I lived for a while in Herefordshire, land of cider makers and apple orchards.
It is also full of mistletoe and no-one in their right mind would buy a little sprig for good money to kiss under at this time of year. No, we would gather a whole, glorious ball of the stuff on it’s branch and give it pride place, like a living chandelier.
How to grow your own mistletoe
‘Although mistletoe is spread naturally by birds, it is possible to grow it yourself;
- Harvest berries from a tree in March or April. Make sure you choose a tree that is similar to the type of tree in your own garden that you wish to establish the mistletoe on.
- Discard any crushed berries and do not use berries from sprigs used as Christmas decorations. These will not germinate as they are generally harvested when immature.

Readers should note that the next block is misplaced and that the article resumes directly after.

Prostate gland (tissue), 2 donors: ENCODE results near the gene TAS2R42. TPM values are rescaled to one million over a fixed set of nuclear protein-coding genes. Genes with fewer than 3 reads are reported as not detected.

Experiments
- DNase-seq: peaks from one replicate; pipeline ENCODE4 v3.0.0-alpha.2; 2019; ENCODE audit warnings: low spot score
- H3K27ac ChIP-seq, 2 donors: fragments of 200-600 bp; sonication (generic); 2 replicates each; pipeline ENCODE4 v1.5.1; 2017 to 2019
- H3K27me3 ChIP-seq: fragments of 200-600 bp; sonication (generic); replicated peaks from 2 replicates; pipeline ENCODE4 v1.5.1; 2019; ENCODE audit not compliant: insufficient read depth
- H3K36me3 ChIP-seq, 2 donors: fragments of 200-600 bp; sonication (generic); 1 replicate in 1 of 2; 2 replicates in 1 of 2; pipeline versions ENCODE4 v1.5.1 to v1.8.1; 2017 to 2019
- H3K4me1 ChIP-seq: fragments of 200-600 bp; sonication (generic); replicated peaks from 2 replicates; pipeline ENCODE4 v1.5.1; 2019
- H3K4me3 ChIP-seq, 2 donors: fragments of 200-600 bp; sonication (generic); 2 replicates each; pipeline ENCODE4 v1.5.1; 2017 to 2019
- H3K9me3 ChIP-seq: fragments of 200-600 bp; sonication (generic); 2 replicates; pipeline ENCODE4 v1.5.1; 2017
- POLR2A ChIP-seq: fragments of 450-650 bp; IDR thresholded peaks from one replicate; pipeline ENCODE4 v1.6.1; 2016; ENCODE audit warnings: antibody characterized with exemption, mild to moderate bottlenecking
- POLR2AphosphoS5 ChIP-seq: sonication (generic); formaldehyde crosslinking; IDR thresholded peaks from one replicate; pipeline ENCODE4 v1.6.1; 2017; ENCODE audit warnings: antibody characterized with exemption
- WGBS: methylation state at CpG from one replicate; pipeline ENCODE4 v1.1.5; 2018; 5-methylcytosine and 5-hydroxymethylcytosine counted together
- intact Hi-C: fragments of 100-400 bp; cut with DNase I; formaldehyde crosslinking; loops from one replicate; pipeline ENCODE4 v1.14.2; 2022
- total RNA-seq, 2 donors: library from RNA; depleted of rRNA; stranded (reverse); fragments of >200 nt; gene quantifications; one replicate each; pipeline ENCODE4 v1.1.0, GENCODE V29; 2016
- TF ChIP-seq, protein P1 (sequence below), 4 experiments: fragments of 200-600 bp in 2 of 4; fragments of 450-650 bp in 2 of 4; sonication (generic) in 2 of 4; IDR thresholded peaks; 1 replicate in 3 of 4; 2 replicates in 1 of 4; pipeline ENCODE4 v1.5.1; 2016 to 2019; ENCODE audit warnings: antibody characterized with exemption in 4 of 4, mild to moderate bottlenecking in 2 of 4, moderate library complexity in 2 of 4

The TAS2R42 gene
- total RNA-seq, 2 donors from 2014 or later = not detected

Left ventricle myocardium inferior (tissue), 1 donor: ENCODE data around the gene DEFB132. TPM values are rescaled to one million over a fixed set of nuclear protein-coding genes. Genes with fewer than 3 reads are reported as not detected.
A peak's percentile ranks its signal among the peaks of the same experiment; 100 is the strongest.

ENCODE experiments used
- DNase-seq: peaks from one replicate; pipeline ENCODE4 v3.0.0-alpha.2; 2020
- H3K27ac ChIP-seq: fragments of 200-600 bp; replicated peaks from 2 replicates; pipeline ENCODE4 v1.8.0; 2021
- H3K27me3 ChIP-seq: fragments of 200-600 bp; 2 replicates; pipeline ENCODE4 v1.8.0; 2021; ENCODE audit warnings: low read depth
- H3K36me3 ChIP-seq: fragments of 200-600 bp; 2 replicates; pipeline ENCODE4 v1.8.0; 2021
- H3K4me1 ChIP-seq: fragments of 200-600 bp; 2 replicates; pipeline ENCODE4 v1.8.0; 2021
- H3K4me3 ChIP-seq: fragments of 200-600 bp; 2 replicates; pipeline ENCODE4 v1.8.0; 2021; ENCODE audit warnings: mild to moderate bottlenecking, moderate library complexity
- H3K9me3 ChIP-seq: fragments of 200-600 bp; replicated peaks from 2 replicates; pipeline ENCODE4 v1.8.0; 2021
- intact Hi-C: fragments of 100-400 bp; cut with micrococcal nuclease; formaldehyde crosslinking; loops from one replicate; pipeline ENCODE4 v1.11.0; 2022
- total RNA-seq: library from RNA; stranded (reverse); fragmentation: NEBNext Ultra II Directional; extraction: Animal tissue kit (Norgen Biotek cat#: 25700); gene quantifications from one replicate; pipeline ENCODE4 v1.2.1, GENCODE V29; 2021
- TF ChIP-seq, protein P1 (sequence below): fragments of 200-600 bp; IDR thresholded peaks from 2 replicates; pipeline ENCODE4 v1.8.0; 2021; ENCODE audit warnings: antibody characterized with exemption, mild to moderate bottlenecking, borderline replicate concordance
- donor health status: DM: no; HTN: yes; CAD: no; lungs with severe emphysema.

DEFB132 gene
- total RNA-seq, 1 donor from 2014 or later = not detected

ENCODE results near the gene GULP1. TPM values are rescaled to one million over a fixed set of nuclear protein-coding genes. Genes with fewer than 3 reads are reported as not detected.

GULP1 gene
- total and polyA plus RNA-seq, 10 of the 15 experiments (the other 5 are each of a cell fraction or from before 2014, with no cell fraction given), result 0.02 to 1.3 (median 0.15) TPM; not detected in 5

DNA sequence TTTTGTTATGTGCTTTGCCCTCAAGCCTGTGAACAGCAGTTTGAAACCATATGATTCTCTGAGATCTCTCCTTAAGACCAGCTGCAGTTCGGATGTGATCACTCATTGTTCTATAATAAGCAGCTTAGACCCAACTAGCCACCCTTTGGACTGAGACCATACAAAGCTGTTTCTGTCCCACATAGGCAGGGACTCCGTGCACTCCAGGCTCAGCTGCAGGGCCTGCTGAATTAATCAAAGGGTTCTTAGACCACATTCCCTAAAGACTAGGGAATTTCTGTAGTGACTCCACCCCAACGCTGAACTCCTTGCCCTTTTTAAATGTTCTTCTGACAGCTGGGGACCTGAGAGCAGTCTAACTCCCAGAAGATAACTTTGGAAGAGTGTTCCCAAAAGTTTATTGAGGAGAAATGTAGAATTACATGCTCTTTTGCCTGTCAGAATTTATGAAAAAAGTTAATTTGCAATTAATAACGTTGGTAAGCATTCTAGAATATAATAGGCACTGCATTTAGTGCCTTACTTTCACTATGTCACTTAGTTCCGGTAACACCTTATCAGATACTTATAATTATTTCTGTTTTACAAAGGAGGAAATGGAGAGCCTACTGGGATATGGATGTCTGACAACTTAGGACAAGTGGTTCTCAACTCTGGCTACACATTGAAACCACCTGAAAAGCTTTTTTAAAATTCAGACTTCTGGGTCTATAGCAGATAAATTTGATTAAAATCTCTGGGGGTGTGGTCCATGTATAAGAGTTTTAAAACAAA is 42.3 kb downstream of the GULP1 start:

- Choose a branch 10cm (4in) or more in girth on a tree that is 15-years-old or more. Ideally this should be fairly high up, so the developing plant receives plenty of light.
- Make a shallow cut to create a flap in the bark.
- Remove the seeds from the fleshy berries and insert them under the bark flap.
- Finish by covering the flap with hessian to protect the seeds from birds.
- To ensure greater success, sow quite a few seeds under each flap of bark as only one in ten seeds germinate, and both male and female plants are needed for berries to form.
The branch will swell as the mistletoe develops, but don’t expect quick results; plants can take five years or more to reach berrying size.’
All very straight forward then – see you in spring for a seed collecting expedition to the country